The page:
The term “music wasted” comes to mean a lot of things over the course of a four-day music festival: physically exhausted, mentally fatigued, deaf, drunk, stoned. The list goes on for a while depending on how much of Music Waste you caught, and in what capacity. While I tried to balance work, food, and sleep with all the audio candy going on, it’s obvious who won in my fight against the fest.
Dirty Spells officially opened the festival at the Waldorf on Thursday, where they played a manic, high-octane psychedelic-rock ‘n’ roll set in full party mode, even if the crowd hadn’t quite caught up to speed yet. Closer “Hangover City” might have been the anthem to the entire weekend. White Poppy played an echo-drenched drone-pop set replete with “too many fuckin’ pedals,” according to guitarist Crystal Dorval, whose reverberated cooing and singing provided a beautiful background for ambient bass lines and six-string shimmer to bounce off of.
The next band to see was Peace, who played to a cramped and packed Hideaway stage in the back of the hotel. Heavy lyrics disguised in monotone singing, a whole lot of wah-wah effects and too-damn-fun bass guitar riffs might not sound like a recipe for success, but Peace are consistently one of the most entertaining live shows in town. The room emptied immediately at the end of their set to catch B-Lines, who played with intensity and insanity cranked to 11. Spazzy, shower-of-beer punk played to perfection, it’s hard to give B-Lines enough credit.
Cue Friday, where my night was all about the Rickshaw, draped in new curtains to cut the room in half and feel a little cozier. Cloudsplitter surprised me with a rich, beautiful set of country tunes and one of the best electric banjo players I’ve ever seen. For how collected the rest of the band was, the punk-rock bassist twitching around on-stage was a little much. Hermetic played well, regardless of looking out of place on such a large stage. Their set was well received, even if their brand of post-punk would be better suited to a more intimate environment. The Courtneys played obnoxiously loud no-fi garage with piercing high-pitched vocals and sludgey riffs: not exactly the cure for my post-Thursday hangover, so probably best enjoyed after painkillers. Apollo Ghosts played another (surprise) stellar show, encouraging the zealous fans to jump over the stage barricade and assist in the multitudes of crowd-surfing opportunities. The Ghosts’ first song cured my headache immediately, and should be prescribed before painkillers anytime.
Saturday involved me, my bike, and too many venue changes. World Club started things at the Biltmore and, while their recorded material is pretty enjoyable, the live act was a farce, playing what felt like four separate solo shows at the same time. At the height of their professionalism, the group refused to resume a song until they got more drums in the monitors. “We just… won’t play until it’s there” one of them barked at the sound guy. I wouldn’t have minded. Eeek! restored my faith with a great, hoarse set of shouting, catchy punk guitar chords and nostalgia for ‘90s trucker hats. Eeek! might be repulsive if their brand of thrash-punk wasn’t so genuine and friendly, but thankfully all the vibes the four-piece sent into the crowd were sincerely happy.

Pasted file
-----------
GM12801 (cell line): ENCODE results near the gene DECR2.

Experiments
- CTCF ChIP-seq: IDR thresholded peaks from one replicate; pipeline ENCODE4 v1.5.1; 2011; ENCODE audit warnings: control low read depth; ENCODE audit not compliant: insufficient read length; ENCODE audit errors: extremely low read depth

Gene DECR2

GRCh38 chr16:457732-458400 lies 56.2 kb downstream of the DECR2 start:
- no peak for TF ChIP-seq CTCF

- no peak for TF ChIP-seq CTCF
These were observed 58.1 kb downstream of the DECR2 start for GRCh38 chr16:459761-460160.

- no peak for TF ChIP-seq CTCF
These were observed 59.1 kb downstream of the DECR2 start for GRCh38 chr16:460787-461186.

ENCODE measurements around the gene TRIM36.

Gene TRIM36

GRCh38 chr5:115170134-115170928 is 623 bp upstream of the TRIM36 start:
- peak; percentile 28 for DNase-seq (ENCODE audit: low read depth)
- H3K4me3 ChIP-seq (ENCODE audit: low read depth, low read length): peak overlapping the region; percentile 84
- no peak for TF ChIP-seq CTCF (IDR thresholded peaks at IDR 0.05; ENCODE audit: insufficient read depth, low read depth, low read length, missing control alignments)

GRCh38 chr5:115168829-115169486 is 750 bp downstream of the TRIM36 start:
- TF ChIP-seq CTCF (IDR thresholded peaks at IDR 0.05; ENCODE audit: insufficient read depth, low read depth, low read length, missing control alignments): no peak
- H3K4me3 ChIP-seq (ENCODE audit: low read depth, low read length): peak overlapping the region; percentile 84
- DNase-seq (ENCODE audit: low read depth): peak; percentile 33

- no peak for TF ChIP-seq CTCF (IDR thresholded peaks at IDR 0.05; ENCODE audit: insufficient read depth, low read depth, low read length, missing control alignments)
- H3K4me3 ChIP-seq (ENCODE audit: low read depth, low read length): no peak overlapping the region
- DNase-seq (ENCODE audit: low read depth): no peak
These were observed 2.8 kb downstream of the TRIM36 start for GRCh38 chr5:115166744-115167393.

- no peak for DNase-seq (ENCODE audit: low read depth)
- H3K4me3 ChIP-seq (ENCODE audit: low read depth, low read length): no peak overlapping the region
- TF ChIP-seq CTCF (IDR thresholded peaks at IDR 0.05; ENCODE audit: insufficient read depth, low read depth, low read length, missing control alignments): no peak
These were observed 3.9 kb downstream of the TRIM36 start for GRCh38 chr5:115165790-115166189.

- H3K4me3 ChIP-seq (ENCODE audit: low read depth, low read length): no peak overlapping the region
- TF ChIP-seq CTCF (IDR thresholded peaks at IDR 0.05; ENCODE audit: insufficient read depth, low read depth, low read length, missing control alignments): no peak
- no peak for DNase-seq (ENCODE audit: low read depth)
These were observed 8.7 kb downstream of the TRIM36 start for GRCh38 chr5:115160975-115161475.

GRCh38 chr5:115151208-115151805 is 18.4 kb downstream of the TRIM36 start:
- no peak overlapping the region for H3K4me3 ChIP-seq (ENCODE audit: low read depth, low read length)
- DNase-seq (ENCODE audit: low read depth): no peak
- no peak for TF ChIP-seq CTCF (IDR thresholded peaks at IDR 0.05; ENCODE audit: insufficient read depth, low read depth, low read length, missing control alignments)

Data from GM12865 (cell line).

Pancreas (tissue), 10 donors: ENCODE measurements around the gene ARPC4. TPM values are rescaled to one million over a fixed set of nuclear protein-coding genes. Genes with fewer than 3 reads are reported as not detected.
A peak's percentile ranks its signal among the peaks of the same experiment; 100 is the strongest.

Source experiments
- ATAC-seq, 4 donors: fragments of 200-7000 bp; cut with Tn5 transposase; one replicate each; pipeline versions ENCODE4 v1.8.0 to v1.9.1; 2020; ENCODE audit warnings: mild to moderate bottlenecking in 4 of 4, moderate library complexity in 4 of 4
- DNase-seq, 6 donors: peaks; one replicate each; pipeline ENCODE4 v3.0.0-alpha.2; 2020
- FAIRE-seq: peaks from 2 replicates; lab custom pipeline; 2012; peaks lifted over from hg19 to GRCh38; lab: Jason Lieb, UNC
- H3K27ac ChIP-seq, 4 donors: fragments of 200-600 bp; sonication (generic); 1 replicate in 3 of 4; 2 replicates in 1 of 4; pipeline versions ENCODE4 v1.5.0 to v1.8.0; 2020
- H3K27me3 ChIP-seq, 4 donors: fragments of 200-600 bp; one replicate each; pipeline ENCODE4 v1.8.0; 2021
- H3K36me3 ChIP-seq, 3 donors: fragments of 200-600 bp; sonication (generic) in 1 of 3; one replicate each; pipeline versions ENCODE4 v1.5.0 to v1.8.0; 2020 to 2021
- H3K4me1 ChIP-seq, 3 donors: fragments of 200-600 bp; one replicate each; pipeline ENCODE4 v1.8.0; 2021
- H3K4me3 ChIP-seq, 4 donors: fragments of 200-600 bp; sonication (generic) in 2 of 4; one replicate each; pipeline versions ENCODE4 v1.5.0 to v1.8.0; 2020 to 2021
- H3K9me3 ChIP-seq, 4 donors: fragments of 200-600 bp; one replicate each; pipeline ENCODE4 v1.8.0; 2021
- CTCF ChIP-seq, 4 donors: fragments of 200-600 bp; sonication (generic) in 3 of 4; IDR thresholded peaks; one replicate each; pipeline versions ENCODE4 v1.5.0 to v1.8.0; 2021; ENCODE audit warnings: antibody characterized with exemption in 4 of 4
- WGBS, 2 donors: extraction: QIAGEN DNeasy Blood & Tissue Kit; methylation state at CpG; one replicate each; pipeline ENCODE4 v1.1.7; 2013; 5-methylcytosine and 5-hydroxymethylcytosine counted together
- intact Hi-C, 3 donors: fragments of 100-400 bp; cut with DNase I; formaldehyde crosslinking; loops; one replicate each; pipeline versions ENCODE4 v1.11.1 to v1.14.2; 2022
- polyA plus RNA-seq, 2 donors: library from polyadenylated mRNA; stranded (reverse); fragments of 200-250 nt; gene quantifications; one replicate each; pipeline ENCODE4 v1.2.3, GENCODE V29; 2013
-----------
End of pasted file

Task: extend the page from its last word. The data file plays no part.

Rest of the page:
From the Biltmore, I bopped down to Shudder Gallery to catch L.A. Lights and another dose of Dorval. The former played soothing, sit-down ambient electronica inspired by a recent snorkeling experience: think the crash of surf on sandy beaches and submersible synthesizer pings, the duo played perfect aquarium audio. Dorval, this time playing solo, traded her drum machine and bassist for a tape deck and the sound of more waves lapping against some unknown oasis, which provided the perfect white noise for her less rhythmically-bound experimental set. Without a bass line or drum click to guide her, Dorval explored lapsing time signatures and even more serene echo-unit whitewash.
From Shudder, I found myself at Lanalou’s for Sightlines. The venue itself is a shit-hole, surrounded on all sides by the sketchiest streets in East Van and “decorated” with florescent lighting and an obnoxious disco light, but that did nothing to curb the enthusiasm of the band on stage. Sightlines were ferociously fun to watch, and their streamlined 100 per cent pop-punk sound had me remembering all the bands I listened to growing up. While Chris Martell doesn’t have the tattoos like Travis Barker, his drumming more than made up for it: I didn’t know it was physically possible to hit drum fills that fast.
Capping the night was a few blocks down at the Astoria, where the New Values played to a varied crowd of hardcore punk-rockers and half-baked party animals alike. I hadn’t seen the band play since last year, so to watch them play such a tight set (no small feat—they cram five minutes of guitar screaming and machine-gun drumming into 45 seconds of pure speed art-punk) was a real treat. No song clocked in over two minutes, and considering how blisteringly fast each jam came and went, it’s a miracle nobody died or lost a finger in the frenzy. There was a literal pool of sweat on the dance floor by the end of the night, and I took that as a cue to run home and recover.